The Monks forgotten Tower house

Adults can sometimes be guilty, inadvertently in fairness, of causing deep confusion in youngsters. An example I can recall was the placename “Buttermilk Castle” or more common with the fishermen simply “the Castle”.  The Castle was formidable lump of rock and forestery that jutted out into the river directly across from the Russianside, just below Nuke in Co. Wexford.  The associated fishing weir shared the name. The rock gave a sense of a citadel but when I sought further information my youthful questions were usually brushed aside.  My confusion continued even after I started fishing, the Castle from which the name arose you see had crumbled into the cliff, and was swallowed up by the undergrowth.

My first introduction to the Castle, came when visiting a wonderful maritime museum that was located at Duncannon Fort, back in the 90’s.  Alas no more now, it had a photograph, below, of the Castle, taken by AH Poole in the late 19th C. It depicted the familar square shaped Norman Tower house. It was before the coming of social media and the wonderful books of Billy Colfer, and it was a joy to me to finally see what for years I could only try imagine.  It was well worth the £25 I paid!

Buttermilk Castle AH Pool

But where one question is answered, others very often arise.  And so it was with Buttermilk. Why a castle in such an out of the way spot and what was its purpose? Locally the accepted wisdom was that it was part of the elaborate farm and business of the Cistercian abbey at Dunbrody. The monks constructed it as a protection and comfort to their fishing monks, who were working the associated weir, and operating others, no doubt 24/7. Colfer states that it was built as a “headquarters for fishing activities in the harbour”.1

Via Colfer, RSAI 2

However in another publication he says that both the Towerhouse at Ballyhack and Buttermilk were constructed to “exploit the economic opportunities presented by Waterford harbour”3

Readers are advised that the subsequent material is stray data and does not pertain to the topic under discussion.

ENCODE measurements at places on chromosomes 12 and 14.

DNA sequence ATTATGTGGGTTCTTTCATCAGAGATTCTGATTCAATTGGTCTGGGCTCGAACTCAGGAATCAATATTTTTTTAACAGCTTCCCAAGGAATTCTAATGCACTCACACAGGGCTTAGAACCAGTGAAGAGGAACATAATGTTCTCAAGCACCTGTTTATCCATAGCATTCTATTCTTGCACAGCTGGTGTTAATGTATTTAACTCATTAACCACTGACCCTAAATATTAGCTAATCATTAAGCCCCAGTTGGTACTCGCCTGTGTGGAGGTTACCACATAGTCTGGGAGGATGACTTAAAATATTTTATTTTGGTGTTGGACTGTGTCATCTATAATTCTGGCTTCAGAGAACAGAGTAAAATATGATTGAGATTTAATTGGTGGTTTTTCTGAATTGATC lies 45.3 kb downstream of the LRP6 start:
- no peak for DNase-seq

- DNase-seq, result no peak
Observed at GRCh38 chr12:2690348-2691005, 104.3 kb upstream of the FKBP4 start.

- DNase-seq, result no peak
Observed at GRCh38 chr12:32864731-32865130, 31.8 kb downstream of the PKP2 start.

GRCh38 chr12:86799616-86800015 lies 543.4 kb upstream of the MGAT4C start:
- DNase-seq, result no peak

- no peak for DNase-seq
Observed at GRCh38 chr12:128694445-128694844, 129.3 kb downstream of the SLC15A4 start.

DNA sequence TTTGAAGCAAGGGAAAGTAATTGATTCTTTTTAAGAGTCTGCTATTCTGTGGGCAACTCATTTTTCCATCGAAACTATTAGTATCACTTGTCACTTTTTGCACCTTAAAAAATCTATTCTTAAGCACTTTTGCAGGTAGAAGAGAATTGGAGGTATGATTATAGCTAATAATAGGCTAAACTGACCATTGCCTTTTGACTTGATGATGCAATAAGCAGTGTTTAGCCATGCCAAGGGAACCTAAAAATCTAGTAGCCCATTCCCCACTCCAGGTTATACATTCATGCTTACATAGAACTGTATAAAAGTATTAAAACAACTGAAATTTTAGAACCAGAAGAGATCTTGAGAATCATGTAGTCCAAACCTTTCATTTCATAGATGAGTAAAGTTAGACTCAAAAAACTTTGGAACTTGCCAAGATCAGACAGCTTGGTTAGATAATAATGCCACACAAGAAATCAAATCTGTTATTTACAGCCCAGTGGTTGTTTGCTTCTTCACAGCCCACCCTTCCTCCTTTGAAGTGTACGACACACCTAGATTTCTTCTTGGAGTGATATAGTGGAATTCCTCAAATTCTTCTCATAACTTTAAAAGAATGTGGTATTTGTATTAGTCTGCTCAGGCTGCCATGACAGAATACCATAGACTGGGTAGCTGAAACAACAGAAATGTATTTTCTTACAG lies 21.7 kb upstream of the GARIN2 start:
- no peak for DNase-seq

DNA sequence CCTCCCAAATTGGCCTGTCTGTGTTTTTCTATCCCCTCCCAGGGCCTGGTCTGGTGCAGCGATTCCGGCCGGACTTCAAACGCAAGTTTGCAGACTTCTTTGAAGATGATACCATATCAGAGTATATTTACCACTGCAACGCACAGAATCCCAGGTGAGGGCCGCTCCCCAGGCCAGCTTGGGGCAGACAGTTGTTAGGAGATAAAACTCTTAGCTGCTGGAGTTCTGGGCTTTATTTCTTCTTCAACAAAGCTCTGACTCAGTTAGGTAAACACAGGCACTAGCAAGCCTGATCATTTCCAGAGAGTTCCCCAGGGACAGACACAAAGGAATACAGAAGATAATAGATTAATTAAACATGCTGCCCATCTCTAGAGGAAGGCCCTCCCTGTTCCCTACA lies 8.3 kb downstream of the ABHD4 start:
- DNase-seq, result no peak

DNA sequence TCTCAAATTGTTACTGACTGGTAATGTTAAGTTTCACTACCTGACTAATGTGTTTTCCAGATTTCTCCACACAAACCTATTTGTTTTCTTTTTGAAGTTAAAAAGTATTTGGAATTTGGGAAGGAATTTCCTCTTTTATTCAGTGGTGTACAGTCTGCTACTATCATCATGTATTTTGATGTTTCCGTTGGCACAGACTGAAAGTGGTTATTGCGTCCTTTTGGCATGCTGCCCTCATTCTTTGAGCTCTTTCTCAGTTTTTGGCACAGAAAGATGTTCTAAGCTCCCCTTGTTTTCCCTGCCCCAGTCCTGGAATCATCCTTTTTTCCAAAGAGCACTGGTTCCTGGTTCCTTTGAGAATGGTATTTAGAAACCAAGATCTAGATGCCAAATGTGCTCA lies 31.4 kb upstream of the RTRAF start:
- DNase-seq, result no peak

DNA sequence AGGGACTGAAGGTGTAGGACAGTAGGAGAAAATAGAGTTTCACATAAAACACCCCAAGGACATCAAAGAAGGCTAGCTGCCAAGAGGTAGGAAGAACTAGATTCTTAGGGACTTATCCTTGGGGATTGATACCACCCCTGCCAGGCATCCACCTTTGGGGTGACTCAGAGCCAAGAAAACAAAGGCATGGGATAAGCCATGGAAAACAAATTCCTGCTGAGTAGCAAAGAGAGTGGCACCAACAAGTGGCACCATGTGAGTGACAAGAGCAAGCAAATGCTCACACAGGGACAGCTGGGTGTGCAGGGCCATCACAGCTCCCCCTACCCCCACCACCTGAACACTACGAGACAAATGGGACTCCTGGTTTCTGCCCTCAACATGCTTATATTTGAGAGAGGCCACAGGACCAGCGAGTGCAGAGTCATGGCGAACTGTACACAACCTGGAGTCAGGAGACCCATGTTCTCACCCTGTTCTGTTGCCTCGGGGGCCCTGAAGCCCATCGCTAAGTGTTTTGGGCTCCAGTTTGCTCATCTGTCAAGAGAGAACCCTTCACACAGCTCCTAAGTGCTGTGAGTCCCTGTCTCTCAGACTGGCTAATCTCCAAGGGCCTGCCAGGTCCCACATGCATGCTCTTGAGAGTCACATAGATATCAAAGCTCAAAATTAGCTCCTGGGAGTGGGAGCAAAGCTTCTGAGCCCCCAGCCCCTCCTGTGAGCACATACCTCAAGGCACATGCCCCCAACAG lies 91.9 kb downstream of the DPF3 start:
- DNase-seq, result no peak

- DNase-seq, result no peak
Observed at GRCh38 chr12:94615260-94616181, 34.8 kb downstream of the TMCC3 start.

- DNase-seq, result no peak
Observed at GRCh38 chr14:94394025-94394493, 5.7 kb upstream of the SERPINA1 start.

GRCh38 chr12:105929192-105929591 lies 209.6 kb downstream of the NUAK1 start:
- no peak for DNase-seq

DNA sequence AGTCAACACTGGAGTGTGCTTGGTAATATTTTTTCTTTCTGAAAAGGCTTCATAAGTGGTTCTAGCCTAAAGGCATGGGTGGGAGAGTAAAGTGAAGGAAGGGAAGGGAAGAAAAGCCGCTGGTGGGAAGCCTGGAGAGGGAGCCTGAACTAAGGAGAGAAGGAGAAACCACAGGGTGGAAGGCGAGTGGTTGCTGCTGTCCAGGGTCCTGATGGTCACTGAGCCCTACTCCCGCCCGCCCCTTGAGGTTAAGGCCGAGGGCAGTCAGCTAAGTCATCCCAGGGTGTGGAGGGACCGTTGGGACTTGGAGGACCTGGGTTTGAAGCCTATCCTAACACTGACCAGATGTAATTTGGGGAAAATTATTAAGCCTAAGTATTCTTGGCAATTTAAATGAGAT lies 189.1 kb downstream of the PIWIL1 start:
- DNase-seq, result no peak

I personally lean towards the broader position, although for years I had accepted the fishing monks abode without question. In the first instance, it’s an elaborate build to keep the rain off fishermen. Towerhouses, were usually built for defense.  The location would not protect it much from the land, but would certainly be formidably from the river.  Was it more of a secure location, a place where business could be transacted and valuables stored.

Its undoubtedly true that the weirs were a commercial success in the harbour and drove a lot of the trade from the area to the continent.  Rental to Dunbrody of three fishing weirs was equal in value to the rental of half a ploughland at 48s 4d.  4

Buttermilk castle and weir circa 1850 N.L.I.  5

Of course, foreign fleets were also working the harbour and off the coast.  Such fleets needed secure landing places to dry or salt their catch.  Is it possible that it was an administrative centre for such activities.  The monks certainly would have had the contacts.  I wonder was the fact that we have two towerhouses so closely located, a sign of hostility. The tower at Ballyhack is most probably of Templar build, was there competition between both groups at a time in the past, for such trade .

I also heard it described as a Toll House and indeed a Water Gate.  I find the notion of a toll house fascinating. In modern times, we might think Buttermilk is a bit out of the way, but in medieval times what ships needed was a safe anchorage and would have sought out such places whilst waiting a cargo or a position in port. There could have been a possibility of a connection with Dunbrody or New Ross.  An intriguing thought.  Even in modern times the site is still highly regarded as a safe anchorage.

Colfer says that the Tower was initially known as “Skeroirke Tower”, something that he speculates is a name of Norse origin, Skar being a word used for rock.6  Certainly appropriate given the outcropping,  The name Buttermilk is a newer origin.  I’ve never heard anyone speculate as to why a tower built to protect weirs, would be called after a dairy by-product.  According to my Grandmother, the name of the castle comes from the fact that it was used to transport point between Dunbrody and Faithlegg. She said that butter was made on the site from milk gathered from the Waterford side of the harbour on a Faithlegg farm under their control.

Whatever the truth of it, the reality is that over millennia, the chances are that Buttermilk Castle served several purposes, some of which we may never realise.  Its just another one of those rich and fascinating placenames and sites we have in the harbour, which we need to explore.

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1&2 Colfer B. Wexford Castles. 2013. Cork University Press